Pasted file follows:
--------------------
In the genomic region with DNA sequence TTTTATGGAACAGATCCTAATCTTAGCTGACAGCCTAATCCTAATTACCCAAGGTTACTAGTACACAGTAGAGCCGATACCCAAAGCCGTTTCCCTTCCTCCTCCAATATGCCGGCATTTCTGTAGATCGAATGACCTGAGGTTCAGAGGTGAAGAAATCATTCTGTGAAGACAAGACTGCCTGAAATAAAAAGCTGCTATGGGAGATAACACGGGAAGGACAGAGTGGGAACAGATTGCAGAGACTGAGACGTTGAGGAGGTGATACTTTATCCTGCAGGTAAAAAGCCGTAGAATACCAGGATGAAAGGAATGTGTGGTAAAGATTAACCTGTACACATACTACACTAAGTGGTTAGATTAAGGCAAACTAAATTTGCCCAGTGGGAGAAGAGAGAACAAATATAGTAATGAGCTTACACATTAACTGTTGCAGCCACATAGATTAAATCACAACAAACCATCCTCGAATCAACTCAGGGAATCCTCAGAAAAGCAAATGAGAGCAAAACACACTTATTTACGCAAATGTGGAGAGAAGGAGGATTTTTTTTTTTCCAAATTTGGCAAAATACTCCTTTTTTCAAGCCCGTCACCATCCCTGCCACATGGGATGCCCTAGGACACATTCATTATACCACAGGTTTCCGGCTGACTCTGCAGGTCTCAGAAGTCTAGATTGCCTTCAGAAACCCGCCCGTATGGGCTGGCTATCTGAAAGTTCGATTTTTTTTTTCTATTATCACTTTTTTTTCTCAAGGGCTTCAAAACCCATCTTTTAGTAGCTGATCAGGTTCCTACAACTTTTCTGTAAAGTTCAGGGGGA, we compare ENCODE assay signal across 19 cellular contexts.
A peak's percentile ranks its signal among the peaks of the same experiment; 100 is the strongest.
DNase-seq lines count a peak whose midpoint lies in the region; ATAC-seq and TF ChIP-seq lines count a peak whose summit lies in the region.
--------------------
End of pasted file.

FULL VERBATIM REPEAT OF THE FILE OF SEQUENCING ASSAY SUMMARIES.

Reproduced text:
In the genomic region with DNA sequence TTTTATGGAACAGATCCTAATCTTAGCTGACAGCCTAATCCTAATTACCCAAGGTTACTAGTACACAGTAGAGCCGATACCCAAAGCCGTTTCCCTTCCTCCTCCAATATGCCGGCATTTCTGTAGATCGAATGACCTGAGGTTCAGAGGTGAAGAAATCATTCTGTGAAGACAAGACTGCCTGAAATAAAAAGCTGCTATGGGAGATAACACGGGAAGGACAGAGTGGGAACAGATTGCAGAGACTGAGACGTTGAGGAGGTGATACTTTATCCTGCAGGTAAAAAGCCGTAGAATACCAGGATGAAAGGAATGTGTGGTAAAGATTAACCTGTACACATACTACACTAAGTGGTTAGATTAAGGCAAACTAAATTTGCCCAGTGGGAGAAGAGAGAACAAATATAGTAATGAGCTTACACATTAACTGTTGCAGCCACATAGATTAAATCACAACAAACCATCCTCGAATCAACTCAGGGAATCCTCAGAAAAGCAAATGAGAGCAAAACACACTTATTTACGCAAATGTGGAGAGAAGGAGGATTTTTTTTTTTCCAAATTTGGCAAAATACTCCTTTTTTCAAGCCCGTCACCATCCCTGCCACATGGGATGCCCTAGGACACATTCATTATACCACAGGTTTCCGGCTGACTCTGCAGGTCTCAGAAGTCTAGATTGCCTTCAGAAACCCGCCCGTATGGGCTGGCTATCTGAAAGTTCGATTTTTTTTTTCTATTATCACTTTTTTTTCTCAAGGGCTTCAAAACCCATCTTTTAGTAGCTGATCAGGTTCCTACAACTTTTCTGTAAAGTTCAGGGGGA, we compare ENCODE assay signal across 19 cellular contexts.
A peak's percentile ranks its signal among the peaks of the same experiment; 100 is the strongest.
DNase-seq lines count a peak whose midpoint lies in the region; ATAC-seq and TF ChIP-seq lines count a peak whose summit lies in the region.